The Bullet That Missed by Richard Osman
It’s hard to believe Richard Osman is doing anything other than writing as this is his third in the series from his recent Thursday Murder Club. The first was a lovely introduction to four retirees, Elizabeth, Joyce, Ron and Ibrahim, who reside in a rural retirement home. The four decide to go through the cold cases of the local police and try to solve them. Each of the four was vividly drawn – Elizabeth a former spy, retired Ron a union boss, Ibrahim a psychiatrist, and Joyce a simple housewife. Together, there was so much nice chemistry, and the deft crime-solving would be accompanied by hilarious banter, crazy storylines, and a rich cast of supporting characters.

If anything, this third is the best, as Osman is much more comfortable in the genre. He really knows how to end each chapter laughing at ourselves or remaining speechless. It’s so devilishly plotted that you’ll have to stop every once in a while to admire how it was built. The supporting cast is still here, and you’ll find that you miss them as much as we missed the four main characters. One of the evil creations in this novel is the Russian ex-KGB fixer Viktor. You’ll love how he convinces a streaming service BPO to send an engineer to fix his connection in just 90 minutes. It’s literally the romance you can’t put down because you have to know what happens next. From halfway through, you start slowing down, because you don’t want it to end. Happy to wait for the fourth!

Everyone In My Family Killed Someone by Benjamin Stevenson
A more intriguing title for a mystery novel would be hard to find. And I understand that this meta-crime novel has already been picked up by HBO to be made into a limited series. It’s easy to see the attraction. With Ernest Cunningham as the narrator and author of books on how to write mystery books, you’ll see how it approaches the meta. But can he be too smart even for his own good? So the premise is that Michael Cunningham spent three years in prison on testimony provided by his own brother Ernest. Settled in the rugged mountains of Australia, the family has now planned a reunion of sorts. And beyond the matriarch and her lawyer second husband, we have Michael’s wife and other assorted relatives, all of whom have killed someone in their lifetime.

It takes place in a ski resort in the middle of winter, offering opportunities to be isolated and cut off from civilization. All of these are important to how the narrative develops. There’s a rich cast of characters and a twisted take on dysfunctional families about how secrets, resentments and betrayals have arisen and festered over the years. And, of course, since this is a detective story, the corpses begin to pile up. Michael’s release from prison is complicated by the fact that he appears to be having an affair with Ernest’s ex-wife. Meanwhile, Michael’s real wife is still in the picture, hoping to get back together. It’s all part of the script. The only criticism that could be leveled is how there’s a little undertone of smugness that creeps in and lacks appeal.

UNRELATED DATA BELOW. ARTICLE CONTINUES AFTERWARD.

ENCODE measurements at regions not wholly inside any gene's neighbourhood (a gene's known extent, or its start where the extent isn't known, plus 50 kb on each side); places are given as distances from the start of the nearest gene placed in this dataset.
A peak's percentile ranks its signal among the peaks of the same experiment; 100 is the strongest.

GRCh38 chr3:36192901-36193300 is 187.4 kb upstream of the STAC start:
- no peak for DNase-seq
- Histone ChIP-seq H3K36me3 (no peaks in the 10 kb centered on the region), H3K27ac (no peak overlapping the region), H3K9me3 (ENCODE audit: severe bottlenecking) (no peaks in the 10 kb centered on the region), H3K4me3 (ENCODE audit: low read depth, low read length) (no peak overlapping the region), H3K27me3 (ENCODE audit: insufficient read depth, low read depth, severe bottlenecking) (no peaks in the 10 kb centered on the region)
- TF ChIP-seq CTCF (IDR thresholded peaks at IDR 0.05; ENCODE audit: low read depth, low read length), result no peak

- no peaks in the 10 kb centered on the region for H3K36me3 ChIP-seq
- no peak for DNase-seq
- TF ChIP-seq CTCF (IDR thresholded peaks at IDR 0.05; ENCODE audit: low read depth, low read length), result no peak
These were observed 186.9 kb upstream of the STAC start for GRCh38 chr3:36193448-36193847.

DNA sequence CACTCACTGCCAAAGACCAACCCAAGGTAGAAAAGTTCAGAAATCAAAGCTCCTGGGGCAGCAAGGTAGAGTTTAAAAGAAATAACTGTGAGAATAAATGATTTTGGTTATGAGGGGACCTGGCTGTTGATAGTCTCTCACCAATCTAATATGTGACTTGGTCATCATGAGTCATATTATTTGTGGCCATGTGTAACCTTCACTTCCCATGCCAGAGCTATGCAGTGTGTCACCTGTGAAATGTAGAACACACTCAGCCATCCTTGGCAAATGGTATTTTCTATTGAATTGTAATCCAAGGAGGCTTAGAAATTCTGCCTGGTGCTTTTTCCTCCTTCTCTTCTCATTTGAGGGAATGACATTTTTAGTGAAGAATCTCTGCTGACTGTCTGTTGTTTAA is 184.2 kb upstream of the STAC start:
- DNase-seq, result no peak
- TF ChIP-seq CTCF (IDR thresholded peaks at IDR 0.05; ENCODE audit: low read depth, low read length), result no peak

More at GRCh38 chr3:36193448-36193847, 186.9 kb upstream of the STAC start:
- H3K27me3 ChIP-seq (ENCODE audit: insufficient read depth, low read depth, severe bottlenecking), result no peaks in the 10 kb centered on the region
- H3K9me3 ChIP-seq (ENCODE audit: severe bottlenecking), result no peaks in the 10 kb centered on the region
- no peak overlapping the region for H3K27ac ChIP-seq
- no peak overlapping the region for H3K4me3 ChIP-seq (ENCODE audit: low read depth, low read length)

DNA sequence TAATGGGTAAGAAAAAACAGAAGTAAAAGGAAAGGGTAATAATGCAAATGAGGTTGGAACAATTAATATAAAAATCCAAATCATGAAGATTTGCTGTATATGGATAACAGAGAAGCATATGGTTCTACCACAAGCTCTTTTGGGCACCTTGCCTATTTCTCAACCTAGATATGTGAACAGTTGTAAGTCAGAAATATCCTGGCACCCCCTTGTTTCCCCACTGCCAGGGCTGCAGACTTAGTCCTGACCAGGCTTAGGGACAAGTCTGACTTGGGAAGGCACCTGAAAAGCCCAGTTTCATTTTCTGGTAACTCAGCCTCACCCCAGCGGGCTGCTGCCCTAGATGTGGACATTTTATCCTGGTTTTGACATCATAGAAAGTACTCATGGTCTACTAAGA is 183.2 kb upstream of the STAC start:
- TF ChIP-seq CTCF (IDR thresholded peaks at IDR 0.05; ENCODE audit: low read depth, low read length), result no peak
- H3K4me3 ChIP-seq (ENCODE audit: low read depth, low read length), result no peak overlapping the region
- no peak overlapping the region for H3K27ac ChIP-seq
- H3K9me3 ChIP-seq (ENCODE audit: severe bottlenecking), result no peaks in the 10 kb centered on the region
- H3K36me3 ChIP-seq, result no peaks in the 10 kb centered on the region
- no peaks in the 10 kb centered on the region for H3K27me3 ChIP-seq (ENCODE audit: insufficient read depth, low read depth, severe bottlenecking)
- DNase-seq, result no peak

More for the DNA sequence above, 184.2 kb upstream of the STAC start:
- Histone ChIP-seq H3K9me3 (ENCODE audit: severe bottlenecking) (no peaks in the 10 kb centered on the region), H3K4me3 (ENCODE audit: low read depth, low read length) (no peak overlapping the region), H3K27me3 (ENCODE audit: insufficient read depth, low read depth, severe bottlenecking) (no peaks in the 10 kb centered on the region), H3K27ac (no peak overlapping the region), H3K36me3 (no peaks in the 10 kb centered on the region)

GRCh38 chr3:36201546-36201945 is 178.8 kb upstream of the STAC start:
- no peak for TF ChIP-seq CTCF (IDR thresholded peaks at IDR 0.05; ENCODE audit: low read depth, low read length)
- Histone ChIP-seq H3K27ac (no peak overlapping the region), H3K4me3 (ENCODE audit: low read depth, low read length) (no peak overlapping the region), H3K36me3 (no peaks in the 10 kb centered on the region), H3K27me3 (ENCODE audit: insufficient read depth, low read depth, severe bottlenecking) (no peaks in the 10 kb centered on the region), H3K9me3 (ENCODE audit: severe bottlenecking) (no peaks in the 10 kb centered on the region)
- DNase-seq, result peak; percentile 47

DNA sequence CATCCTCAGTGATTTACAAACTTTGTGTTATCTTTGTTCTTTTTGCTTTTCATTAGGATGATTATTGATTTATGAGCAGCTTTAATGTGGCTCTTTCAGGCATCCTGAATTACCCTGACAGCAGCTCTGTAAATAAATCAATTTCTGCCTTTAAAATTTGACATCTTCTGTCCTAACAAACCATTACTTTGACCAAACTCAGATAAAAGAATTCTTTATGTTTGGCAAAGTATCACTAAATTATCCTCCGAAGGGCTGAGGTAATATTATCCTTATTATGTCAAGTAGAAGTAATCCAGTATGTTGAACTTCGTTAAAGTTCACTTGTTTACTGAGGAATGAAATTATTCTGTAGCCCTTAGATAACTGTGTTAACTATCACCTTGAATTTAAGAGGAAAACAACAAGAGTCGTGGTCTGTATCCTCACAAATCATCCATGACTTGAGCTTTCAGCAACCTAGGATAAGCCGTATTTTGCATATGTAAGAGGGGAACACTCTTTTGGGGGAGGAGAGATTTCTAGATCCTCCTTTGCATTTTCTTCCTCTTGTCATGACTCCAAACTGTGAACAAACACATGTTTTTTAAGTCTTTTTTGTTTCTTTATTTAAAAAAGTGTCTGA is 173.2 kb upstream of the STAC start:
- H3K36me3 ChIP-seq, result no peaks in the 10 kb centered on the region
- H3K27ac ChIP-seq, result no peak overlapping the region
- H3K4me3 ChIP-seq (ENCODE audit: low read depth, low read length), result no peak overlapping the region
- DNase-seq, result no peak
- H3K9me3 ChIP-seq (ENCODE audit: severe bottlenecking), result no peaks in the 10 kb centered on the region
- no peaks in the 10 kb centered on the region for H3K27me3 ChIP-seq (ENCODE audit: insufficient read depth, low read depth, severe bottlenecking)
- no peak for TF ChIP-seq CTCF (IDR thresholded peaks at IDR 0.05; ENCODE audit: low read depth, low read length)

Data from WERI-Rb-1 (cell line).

Secret Identity by Alex Segura
A tribute to the world of comics in the mid-1970s while offering a penetrating look at how women faced the comics industry, this latest from Segura is a labor of passion and love. . As one of today’s famous graphic novelists, it’s nice to see him step away from his known genre/medium and create a mainstream novel. Even if it must be said that he simply couldn’t get out of the traditional, like every five chapters or so, there will be a comic page or two that you will be delighted that he put that little touch. Carmen Valdez, transplanted from Miami to Manhattan, is the central character of this detective story. She’s the one who must assume a “secret identity” in order to make a dent in the comic world as a writer, and not just as secretary to the head of Triumph Comics.

This is where we find her at the start of the novel, harboring a burning desire to write but having her spec scripts rejected by her boss Carlyle. He just doesn’t believe in women being writers or artists in the world of comics. So Triumph staffer/writer Harvey concocts this collaborative plan with Carmen., but for the start, using only her name in the credits. Carmen, desperate to create, accepts the deception. Then Harvey is murdered and everyone believes he was the only writer. And, of course, the new comic is a hit from Triumph, something rare as they’re still catching up with Marvel and DC. Carmen is stuck in a very delicate position. Why Harvey was killed and how can she reveal her role as a ghostwriter without putting herself in danger. It’s classic noir mixed with the world of comics. Fun!